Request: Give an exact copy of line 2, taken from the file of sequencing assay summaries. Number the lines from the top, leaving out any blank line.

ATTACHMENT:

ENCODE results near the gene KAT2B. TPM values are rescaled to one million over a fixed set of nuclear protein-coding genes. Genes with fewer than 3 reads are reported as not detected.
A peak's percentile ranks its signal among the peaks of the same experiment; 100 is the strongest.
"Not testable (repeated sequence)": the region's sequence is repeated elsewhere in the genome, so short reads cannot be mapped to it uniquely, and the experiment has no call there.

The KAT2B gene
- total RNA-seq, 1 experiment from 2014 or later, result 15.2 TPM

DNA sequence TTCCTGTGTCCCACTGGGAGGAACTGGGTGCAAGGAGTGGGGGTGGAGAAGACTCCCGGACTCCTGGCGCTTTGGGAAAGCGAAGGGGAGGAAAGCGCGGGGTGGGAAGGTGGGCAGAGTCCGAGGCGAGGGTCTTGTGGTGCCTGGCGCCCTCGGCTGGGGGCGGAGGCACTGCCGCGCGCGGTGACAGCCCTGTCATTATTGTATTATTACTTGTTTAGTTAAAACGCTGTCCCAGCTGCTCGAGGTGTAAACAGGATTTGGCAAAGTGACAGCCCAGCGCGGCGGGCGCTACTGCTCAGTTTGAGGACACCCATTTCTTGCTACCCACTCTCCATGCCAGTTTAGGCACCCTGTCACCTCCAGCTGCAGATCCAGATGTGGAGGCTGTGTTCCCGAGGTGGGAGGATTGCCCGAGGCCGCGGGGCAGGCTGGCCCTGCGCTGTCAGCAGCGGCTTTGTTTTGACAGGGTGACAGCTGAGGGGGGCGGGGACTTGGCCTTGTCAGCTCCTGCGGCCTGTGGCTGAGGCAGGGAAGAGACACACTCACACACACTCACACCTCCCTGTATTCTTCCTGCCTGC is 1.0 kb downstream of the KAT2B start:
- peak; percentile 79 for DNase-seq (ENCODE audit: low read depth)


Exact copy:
A peak's percentile ranks its signal among the peaks of the same experiment; 100 is the strongest.